MONTMELÓ, Spain – Since arriving at Circuit de Barcelona-Catalunya for the start of Formula 1 preseason testing, things have all a been bit new for Sauber F1 Team’s Charles Leclerc.
Leclerc, 20, had his first go as Sauber’s new Formula One driver during the second day of F1 on-track activity in Barcelona on Tuesday. The Monegasque rookie landed 10th among the 11 drivers who hit the track during the day and was, self-admittedly, quite overwhelmed with everything that the highest class of single-seater racing has to offer.
“The biggest change for me is that I am now working with so many people! You are not really used to that before Formula One,” said Leclerc. “The media attention is also quite more compared to Formula Two … and I was not really used to that.”
Leclerc is one of three new drivers on the 2018 grid, but his arrival may be the most anticipated. He dominated the 2017 Formula Two season en route to the drivers’ championship, winning seven races and mathematically clinching the title with three races remaining.
Due to unusually cold weather in Barcelona, Leclerc missed an extra day on the track when snow and cold conditions rendered Wednesday’s sessions a virtual write-off, but he was overall satisfied with his first laps in the Ferrari-powered Sauber entry.
“It was a good day. Obviously, the conditions were not great,” admitted Leclerc. “It was very, very cold and the track was very, very slippery, but it was a good day for me. I got a bit more experience in Formula One … so this is always good.”
Leclerc’s maiden voyage on-track was not perfect, however. He did spin once going through turn three, overdriving on corner entry and losing control of the rear end of his car.
Afterwards, he was honest in his assessment of the incident.
“I just pushed too much on entry and spun! That’s what testing is for,” Leclerc smiled. “I’m pushing to try to feel the limit a little bit and I went over it that time, but thankfully there was no damage.”
The Ferrari Driving Academy product may be as prepared as any driver entering Formula One could be, but the transition into the top category of motorsport has still come with some changes. Leclerc admitted he is still adjusting to them.
“Working with so many people in Formula One is something that is a big change for a driver. There is a person for every little detail of the car and it takes a bit of time to acclimate to that … but it’s getting better.”
Even through all the adjustments, Leclerc is realistic in his expectations for the year.
“(My goal is to) just try to do the best job possible in the car rather than in terms of results. It’s always difficult to have targets at the beginning of the season, because you don’t really know where you are compared to others, especially in winter testing. It’s not always representative.”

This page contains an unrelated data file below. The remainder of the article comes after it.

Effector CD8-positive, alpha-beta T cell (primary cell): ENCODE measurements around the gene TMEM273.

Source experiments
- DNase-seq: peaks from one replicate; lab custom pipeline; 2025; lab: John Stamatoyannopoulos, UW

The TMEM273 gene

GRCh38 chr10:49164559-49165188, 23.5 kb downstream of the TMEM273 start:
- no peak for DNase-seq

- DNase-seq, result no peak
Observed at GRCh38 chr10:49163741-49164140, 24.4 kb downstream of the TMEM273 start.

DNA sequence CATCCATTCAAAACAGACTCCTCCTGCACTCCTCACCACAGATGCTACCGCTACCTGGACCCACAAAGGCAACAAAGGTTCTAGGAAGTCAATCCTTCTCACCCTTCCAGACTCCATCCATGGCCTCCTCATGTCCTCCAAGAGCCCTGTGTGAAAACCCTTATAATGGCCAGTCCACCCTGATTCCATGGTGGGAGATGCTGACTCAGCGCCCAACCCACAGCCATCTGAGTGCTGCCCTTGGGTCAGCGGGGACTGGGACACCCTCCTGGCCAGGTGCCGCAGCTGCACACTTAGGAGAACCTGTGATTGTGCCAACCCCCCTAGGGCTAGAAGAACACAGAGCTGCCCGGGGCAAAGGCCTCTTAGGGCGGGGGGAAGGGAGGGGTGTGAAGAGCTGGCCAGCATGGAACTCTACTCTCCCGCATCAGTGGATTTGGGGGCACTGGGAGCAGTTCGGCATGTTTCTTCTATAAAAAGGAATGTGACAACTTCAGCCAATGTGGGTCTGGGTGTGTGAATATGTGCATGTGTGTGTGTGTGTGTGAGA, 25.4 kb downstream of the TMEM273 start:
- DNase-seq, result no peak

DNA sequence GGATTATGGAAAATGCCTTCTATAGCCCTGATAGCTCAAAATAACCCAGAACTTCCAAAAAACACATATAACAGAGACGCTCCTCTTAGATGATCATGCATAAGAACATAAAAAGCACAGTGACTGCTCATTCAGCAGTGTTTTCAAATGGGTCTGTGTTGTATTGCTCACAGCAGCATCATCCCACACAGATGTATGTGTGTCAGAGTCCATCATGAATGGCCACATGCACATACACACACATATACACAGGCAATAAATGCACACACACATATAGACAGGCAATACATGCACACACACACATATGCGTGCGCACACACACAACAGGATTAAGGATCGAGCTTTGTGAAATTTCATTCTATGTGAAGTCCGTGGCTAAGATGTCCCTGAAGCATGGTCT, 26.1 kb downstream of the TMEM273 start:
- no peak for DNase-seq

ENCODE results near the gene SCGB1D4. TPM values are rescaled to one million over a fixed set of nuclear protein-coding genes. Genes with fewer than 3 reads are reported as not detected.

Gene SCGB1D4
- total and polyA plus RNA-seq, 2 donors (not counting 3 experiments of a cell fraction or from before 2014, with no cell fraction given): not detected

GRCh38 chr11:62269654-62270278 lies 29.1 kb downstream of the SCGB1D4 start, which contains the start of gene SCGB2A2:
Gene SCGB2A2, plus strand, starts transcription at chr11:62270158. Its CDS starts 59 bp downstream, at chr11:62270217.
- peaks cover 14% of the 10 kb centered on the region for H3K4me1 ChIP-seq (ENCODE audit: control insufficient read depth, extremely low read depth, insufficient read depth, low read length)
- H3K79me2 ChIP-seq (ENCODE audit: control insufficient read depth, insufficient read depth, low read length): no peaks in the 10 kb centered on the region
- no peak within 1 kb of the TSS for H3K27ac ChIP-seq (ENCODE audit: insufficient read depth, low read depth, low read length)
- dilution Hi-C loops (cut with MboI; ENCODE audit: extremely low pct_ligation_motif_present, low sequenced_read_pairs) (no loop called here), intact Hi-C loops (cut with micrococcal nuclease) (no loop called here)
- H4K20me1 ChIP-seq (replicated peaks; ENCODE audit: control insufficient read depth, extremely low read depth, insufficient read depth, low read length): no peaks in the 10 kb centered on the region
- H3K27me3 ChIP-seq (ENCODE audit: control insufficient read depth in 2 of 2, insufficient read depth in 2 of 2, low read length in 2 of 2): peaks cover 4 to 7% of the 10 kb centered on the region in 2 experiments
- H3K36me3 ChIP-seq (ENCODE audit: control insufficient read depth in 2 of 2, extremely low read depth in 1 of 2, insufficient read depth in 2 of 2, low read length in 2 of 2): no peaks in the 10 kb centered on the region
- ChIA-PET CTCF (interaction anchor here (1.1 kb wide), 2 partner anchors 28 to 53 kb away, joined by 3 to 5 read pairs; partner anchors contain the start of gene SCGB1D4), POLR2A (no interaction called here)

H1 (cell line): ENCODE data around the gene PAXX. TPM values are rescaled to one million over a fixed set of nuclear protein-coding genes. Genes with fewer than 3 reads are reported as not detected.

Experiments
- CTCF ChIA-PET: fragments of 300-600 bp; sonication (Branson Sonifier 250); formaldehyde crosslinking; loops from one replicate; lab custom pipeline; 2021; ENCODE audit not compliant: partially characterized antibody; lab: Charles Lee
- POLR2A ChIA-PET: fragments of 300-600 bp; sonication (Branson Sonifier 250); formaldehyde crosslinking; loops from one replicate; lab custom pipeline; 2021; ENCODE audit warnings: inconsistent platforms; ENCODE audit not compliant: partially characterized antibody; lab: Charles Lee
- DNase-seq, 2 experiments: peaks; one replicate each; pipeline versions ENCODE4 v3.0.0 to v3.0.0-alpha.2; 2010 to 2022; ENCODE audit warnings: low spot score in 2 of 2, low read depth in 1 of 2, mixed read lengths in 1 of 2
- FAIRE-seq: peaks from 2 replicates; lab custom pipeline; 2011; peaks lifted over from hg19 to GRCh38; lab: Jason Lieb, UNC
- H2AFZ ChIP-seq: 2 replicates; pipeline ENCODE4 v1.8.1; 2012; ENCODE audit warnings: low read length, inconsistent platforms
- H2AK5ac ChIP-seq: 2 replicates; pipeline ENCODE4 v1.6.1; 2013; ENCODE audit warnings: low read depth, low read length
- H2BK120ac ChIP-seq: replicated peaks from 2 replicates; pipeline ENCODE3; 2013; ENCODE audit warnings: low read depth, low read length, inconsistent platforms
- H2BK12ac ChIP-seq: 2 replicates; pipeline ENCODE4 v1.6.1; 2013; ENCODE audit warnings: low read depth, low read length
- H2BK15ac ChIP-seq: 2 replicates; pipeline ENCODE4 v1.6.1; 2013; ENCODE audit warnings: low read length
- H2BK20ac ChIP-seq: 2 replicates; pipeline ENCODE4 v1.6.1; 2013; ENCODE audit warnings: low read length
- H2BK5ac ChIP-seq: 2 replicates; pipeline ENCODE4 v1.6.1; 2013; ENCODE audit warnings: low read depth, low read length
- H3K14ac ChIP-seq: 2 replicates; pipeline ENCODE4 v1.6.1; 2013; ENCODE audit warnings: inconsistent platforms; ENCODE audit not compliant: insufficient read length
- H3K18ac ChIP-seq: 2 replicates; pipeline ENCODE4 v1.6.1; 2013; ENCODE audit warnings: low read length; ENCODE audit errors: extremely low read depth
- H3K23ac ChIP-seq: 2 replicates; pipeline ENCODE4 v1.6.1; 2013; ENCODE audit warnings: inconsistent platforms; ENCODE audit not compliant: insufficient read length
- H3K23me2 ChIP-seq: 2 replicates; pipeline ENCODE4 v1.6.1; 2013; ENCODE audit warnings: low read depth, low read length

For him, doing the best job possible means avoiding comparisons with other drivers, including his Sauber teammate Marcus Ericsson.
“Obviously, he is the only one who has the same car as me, so it’s always important to be strong. But this doesn’t have to be an obsession,” Leclerc said of Ericsson.
“I think I really need to focus on the teamwork point of view, and I think this is how we will go forward. Obviously, if I can beat him, I will be happy, but he doesn’t have to be an obsession.”
On the horizon in May will be the Monaco Grand Prix, and as a native of the Principality, Leclerc is both quite familiar with the circuit and excited to race there.
“You could say I know the circuit in Monaco pretty well,” Leclerc laughed. “I know it better in my bus to go to school than in racing cars!”
“I’m really, really looking forward to my home Grand Prix, though. It’s going to be something very special, obviously, as it was last year for my first-ever home Grand Prix in Formula Two. My first-ever home Grand Prix in Formula One will definitely be something special.”
About the Writer
James Pike is a multi-faceted reporter for Race Chaser Online and an analyst on the Motorsports Madness radio show, airing at 7 p.m. Eastern every Monday on the Performance Motorsports Network.
Pike is a graduate of the Motorsports Management program at Belmont Abbey College and is originally from Winston-Salem, N.C., having grown up in the shadow of the legendary Bowman-Gray Stadium.
He is the founding correspondent for Race Chaser Online’s coverage of Australian Supercars, and he is currently pursuing a Master’s degree in International Sports Journalism overseas at St. Mary’s University in Twickenham, England.
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